Combo package Rome highlights: the Vatican Museums and Cumulative ticket Colosseum, Roman Forum and Palatine Museum. Visit the two symbol sights of Rome, Colosseum and Vatican, on the same date and save 1 EURO per person! Choose from the calendar your preferred time for the Vatican Museums; we will confirm the closest available time on the same date, booking also the entrance to the Colosseum at a compatible time (Vatican in the morning, Colosseum in the afternoon).
PLEASE NOTICE: Confirmed time is not always the same time you requested; museum automatically confirms the closest available time on the same date if requested time is sold out. Tickets will be confirmed upon availability of museum. Please note time confirmed can be ANY TIME during opening hours.
ATTENTION: You will receive one voucher for the Vatican Museums and one cumulative voucher for the other three sites; print them both as you will have to show them at the Vatican and at the Colosseum 15 minutes before each time confirmed.
PLEASE NOTE: Vatican Museums confirm the visit only two months before the date, so reservation guarantees the insertion into the waiting list. Credit card charge is made the business day after the reservation request.
Cancellation policy: confirmed tickets CANNOT be canceled and they are NOT refundable.
IMPORTANT INFORMATION FOR THE RESERVATION:
The admission ticket to the Vatican Museums is valid for visiting the Vatican Museums and the Sistine Chapel only on the date of purchase. It is also valid for entrance to the Vatican Historical Museum and Noble Apartment of the Lateran Apostolic Palace (near the Basilica of St. John Lateran in Rome) during regular opening hours if used within the five consecutive days from the date of purchase (included).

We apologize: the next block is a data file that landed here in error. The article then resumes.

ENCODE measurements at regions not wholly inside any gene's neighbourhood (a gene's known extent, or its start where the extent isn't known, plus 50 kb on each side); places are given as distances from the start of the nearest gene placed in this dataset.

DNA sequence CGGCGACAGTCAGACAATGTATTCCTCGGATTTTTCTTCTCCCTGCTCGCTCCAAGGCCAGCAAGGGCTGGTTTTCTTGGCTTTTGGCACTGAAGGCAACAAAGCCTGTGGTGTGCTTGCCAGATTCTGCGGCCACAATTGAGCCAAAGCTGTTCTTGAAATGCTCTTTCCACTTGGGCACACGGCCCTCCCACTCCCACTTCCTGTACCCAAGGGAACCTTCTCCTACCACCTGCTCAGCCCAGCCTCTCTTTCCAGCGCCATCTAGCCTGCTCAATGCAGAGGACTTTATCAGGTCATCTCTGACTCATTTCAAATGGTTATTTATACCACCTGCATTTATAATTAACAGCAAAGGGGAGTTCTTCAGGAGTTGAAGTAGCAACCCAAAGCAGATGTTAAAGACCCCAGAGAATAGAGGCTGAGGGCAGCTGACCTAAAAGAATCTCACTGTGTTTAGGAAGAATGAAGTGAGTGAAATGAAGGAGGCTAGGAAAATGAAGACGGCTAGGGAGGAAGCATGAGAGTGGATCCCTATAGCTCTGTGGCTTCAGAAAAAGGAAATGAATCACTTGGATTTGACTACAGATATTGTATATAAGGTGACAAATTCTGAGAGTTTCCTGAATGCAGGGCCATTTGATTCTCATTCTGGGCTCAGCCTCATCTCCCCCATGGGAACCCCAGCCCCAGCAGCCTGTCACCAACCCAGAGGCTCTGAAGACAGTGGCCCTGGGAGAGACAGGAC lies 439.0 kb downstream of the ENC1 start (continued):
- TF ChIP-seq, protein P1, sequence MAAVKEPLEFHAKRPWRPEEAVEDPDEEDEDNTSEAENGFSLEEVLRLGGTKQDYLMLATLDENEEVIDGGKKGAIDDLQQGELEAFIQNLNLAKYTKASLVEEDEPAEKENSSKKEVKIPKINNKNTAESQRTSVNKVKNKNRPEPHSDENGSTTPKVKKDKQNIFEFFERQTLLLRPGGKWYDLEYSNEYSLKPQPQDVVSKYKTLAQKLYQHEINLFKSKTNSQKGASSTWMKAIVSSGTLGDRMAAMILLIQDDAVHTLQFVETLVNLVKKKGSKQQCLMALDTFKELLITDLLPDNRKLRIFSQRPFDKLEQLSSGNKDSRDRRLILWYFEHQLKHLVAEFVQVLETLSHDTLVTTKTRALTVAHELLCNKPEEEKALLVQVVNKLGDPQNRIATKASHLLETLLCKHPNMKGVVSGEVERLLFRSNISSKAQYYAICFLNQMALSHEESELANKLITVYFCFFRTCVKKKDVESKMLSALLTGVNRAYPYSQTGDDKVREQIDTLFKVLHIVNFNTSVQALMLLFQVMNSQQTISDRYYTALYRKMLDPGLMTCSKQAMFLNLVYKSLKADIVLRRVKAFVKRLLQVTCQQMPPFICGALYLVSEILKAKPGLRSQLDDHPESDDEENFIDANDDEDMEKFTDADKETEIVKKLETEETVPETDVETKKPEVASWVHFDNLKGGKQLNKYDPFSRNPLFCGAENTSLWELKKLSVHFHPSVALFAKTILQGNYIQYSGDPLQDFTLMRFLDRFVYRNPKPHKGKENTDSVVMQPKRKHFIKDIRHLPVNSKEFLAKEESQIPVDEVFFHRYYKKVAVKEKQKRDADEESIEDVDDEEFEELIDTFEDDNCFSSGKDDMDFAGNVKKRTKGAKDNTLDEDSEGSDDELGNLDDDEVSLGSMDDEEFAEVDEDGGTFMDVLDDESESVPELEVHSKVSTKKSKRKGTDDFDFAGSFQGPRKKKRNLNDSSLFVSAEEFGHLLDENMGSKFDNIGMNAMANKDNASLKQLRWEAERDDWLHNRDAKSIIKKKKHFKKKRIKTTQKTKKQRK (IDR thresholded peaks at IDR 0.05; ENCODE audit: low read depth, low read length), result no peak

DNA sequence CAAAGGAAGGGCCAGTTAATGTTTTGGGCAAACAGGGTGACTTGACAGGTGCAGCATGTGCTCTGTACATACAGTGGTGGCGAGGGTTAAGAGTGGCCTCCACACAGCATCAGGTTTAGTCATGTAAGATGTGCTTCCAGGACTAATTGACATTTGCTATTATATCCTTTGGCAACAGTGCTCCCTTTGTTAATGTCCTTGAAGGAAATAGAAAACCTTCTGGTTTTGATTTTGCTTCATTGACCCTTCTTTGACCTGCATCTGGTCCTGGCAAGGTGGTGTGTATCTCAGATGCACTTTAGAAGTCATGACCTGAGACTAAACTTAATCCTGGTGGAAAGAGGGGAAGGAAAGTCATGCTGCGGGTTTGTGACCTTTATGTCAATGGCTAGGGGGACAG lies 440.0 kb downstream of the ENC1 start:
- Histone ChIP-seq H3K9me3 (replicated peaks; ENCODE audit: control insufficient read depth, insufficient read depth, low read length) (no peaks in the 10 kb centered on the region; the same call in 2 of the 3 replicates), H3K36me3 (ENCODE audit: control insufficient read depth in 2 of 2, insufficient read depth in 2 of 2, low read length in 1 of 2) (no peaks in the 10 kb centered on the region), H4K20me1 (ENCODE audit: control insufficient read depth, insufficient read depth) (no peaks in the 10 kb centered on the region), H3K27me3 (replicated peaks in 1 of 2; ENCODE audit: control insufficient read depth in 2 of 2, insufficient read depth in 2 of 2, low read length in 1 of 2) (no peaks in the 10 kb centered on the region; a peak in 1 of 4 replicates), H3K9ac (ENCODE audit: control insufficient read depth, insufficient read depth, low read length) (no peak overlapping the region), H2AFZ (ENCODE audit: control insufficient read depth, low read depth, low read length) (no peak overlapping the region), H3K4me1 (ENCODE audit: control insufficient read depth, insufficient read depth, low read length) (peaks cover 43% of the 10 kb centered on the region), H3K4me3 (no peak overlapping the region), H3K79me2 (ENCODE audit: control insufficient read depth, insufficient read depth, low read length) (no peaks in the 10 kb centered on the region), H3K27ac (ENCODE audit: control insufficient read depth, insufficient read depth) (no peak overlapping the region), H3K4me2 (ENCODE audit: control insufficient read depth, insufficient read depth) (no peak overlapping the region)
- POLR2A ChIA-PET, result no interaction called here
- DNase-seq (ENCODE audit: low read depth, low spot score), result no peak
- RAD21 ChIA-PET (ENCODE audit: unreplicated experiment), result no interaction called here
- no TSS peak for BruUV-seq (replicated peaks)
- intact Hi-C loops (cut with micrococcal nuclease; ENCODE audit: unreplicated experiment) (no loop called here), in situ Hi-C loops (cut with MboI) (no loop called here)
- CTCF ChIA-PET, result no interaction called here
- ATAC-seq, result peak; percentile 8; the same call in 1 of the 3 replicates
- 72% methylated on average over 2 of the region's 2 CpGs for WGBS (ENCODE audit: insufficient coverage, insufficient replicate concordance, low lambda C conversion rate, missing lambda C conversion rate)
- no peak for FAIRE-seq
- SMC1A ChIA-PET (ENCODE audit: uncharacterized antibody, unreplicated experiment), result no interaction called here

Maximum 10 people per group, tickets NOT refundable. IMPORTANT: The Vatican Museums require the name and birth dates of all participants of the group, please enter their names in specific field in the order form, once you have added the reservation to your shopping cart
The reservation allows you to enter the museum at confirmed date and time without queuing up, only at time confirmed on the voucher; delays on reservations are not allowed. It is advised to be at the meeting point 15 minutes before time indicated in the confirmation voucher. Your preferential entrance can, in any case, have a waiting time respect time indicated on the voucher due to the huge number or visitors entering the museums every day. Weekend a Firenze is not responsible for eventual delays related to inefficiencies of the Vatican Museums cashiers.
You will receive an e-mail with the confirmation of the booking, the voucher containing the reservation code and tour information. You are asked to print off the voucher so as to present it on the day of the tour. The reservation will be checked by means of the bar code present on the voucher. In case of loss of the voucher please consult the Customer Care Staff. To access the museums, you will have to show the Voucher you got by email together with a valid identification document.
Rooms closed at the moment of the visit will be indicated at entrance.
Access to the Museums is permitted only to visitors with proper attire.
All the reservations, dates and times might be changed or cancelled due to unforeseen circumstances related to activities of the Pope.
Reservations can be made until 4 days before the visit.
Open from Monday to Saturday; entrance times will be indicated at the moment of the reservation.
Sundays (except for the last Sunday of each month, excluding Easter, June 29th and December 25th and 26th)